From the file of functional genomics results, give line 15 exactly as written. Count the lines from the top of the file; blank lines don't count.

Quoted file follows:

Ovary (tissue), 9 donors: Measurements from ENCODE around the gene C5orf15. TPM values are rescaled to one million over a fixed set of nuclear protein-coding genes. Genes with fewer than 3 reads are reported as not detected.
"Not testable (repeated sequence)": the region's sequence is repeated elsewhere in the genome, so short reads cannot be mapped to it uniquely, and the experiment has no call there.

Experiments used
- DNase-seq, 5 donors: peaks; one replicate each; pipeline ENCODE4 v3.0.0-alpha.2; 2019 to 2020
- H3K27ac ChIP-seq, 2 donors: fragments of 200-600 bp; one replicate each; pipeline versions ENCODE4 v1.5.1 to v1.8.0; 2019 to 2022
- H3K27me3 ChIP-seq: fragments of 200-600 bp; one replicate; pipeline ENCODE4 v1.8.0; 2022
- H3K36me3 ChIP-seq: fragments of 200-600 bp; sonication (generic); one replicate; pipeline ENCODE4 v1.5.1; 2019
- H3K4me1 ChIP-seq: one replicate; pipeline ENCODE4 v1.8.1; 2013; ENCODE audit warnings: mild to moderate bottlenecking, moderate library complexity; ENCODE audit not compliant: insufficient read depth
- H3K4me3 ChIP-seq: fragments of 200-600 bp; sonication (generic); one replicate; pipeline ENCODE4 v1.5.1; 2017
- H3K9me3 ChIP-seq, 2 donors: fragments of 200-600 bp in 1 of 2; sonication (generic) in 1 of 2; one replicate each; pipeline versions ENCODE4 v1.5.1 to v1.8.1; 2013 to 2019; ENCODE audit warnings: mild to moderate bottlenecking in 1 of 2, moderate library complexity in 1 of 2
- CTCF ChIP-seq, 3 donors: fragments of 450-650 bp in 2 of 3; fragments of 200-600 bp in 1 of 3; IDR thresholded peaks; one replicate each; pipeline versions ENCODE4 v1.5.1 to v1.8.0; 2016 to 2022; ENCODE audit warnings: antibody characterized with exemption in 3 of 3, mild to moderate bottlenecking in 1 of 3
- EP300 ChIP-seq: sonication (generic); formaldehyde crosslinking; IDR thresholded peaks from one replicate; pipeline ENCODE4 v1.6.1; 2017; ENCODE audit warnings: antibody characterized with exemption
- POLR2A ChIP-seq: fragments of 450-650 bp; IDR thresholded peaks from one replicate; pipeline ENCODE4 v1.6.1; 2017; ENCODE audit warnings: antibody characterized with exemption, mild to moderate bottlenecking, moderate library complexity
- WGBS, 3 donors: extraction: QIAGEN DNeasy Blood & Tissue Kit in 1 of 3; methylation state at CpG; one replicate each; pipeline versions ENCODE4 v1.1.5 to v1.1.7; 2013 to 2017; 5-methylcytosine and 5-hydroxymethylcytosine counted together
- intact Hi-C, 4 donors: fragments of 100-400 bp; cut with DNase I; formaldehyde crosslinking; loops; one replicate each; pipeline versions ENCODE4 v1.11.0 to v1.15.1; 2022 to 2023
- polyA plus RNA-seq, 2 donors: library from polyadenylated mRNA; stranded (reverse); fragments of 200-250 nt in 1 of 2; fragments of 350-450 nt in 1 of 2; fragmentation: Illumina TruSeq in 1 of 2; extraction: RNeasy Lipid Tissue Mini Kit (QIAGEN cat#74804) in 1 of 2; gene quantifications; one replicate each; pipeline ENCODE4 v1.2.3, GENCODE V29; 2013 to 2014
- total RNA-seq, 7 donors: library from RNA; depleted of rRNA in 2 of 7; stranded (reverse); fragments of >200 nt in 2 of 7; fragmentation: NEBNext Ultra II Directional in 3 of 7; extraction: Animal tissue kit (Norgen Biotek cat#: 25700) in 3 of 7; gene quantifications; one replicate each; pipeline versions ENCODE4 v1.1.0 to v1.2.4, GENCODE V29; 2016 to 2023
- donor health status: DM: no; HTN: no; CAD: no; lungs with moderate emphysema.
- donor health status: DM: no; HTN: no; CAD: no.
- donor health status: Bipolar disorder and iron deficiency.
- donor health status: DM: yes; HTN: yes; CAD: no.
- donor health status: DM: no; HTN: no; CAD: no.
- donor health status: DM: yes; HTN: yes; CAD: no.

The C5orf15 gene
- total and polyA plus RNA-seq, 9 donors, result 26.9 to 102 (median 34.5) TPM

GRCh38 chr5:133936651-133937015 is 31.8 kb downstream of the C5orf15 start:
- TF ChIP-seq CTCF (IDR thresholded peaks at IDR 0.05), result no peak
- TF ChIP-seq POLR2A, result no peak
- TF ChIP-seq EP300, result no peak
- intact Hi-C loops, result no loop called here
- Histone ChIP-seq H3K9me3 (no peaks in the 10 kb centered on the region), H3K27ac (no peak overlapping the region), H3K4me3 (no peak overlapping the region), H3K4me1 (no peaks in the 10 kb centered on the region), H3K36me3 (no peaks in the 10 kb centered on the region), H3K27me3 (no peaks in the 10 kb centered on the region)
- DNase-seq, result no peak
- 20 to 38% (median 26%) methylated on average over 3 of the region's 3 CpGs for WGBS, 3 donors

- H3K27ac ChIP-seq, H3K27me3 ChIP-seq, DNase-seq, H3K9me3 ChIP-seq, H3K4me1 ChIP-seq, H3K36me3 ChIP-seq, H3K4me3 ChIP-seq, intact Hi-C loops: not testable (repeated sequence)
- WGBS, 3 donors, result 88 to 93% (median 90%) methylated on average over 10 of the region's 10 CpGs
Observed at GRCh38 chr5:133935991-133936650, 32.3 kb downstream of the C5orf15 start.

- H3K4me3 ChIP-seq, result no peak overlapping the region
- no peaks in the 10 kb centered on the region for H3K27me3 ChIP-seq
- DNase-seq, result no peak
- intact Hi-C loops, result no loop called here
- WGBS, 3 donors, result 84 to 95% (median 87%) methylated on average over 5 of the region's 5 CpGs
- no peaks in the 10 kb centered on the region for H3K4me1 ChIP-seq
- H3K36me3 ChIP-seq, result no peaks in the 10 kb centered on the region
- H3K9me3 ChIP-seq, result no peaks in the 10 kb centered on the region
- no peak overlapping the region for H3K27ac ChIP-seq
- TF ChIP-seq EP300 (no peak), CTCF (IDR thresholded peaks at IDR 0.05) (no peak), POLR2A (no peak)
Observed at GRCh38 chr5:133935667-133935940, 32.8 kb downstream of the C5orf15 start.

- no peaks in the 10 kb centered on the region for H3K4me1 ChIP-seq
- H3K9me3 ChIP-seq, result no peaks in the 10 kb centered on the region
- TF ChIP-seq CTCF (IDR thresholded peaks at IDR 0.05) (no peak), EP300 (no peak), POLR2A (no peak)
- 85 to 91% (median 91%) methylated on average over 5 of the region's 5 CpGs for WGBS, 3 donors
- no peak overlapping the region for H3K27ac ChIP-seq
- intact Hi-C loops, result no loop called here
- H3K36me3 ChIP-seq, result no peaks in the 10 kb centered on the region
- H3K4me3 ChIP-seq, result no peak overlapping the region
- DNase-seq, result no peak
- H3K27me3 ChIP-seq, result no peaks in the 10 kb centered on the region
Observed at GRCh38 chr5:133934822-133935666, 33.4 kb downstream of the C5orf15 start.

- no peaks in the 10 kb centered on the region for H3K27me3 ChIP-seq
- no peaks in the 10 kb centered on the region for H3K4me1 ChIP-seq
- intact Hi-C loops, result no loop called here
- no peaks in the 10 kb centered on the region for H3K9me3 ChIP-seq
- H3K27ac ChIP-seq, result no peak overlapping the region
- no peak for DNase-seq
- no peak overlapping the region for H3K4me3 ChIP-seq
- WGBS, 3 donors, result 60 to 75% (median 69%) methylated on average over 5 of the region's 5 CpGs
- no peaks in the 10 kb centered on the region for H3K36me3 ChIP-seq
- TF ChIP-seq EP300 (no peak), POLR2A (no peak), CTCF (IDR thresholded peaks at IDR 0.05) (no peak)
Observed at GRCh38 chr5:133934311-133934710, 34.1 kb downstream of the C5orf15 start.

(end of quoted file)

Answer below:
- intact Hi-C, 4 donors: fragments of 100-400 bp; cut with DNase I; formaldehyde crosslinking; loops; one replicate each; pipeline versions ENCODE4 v1.11.0 to v1.15.1; 2022 to 2023